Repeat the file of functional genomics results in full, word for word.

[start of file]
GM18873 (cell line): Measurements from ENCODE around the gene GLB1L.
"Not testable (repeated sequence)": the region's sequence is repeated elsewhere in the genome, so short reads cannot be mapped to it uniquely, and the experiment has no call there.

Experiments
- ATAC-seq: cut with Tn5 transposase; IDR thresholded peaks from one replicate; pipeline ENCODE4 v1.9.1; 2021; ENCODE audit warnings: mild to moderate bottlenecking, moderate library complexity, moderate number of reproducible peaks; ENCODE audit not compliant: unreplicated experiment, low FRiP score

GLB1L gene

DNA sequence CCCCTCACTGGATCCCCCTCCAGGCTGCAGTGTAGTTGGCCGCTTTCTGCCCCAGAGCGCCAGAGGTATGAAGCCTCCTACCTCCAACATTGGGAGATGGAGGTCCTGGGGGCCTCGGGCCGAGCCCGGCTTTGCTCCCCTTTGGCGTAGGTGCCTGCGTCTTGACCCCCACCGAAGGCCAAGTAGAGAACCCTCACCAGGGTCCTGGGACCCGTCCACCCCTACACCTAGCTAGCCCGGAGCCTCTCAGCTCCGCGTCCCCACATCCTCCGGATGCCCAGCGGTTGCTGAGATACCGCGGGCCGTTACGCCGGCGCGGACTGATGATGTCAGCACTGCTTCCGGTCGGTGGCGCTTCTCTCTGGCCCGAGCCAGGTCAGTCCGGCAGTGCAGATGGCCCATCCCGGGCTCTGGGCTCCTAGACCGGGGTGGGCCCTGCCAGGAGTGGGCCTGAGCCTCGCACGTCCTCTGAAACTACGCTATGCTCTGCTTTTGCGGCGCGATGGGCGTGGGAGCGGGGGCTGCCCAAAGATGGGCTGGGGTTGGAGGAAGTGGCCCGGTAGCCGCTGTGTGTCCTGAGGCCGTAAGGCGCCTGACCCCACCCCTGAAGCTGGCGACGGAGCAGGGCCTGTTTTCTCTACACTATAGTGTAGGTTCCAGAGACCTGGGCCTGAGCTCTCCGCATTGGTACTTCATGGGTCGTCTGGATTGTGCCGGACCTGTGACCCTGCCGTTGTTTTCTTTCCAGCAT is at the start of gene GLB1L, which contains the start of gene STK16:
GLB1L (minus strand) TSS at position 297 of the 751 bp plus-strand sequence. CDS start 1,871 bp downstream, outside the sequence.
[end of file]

GM18873 (cell line): Measurements from ENCODE around the gene GLB1L.
"Not testable (repeated sequence)": the region's sequence is repeated elsewhere in the genome, so short reads cannot be mapped to it uniquely, and the experiment has no call there.

Experiments
- ATAC-seq: cut with Tn5 transposase; IDR thresholded peaks from one replicate; pipeline ENCODE4 v1.9.1; 2021; ENCODE audit warnings: mild to moderate bottlenecking, moderate library complexity, moderate number of reproducible peaks; ENCODE audit not compliant: unreplicated experiment, low FRiP score

GLB1L gene

DNA sequence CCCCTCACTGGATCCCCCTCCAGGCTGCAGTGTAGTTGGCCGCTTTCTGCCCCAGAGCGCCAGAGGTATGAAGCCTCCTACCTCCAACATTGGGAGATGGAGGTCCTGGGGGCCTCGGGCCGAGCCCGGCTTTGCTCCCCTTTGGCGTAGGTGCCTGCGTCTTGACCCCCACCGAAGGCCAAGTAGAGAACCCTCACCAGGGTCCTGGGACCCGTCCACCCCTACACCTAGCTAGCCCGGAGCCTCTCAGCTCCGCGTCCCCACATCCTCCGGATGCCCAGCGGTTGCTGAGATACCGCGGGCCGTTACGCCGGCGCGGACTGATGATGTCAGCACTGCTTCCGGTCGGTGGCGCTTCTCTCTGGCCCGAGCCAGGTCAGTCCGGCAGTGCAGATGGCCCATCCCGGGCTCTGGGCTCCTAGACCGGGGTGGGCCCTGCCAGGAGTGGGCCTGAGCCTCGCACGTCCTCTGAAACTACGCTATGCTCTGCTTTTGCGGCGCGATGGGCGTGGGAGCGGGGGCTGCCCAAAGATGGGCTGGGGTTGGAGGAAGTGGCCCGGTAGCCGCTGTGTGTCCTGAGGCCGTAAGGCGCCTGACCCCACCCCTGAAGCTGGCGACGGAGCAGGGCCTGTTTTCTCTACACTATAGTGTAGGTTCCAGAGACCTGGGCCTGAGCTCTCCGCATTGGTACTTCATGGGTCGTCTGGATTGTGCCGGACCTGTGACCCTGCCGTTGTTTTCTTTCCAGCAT is at the start of gene GLB1L, which contains the start of gene STK16:
GLB1L (minus strand) TSS at position 297 of the 751 bp plus-strand sequence. CDS start 1,871 bp downstream, outside the sequence.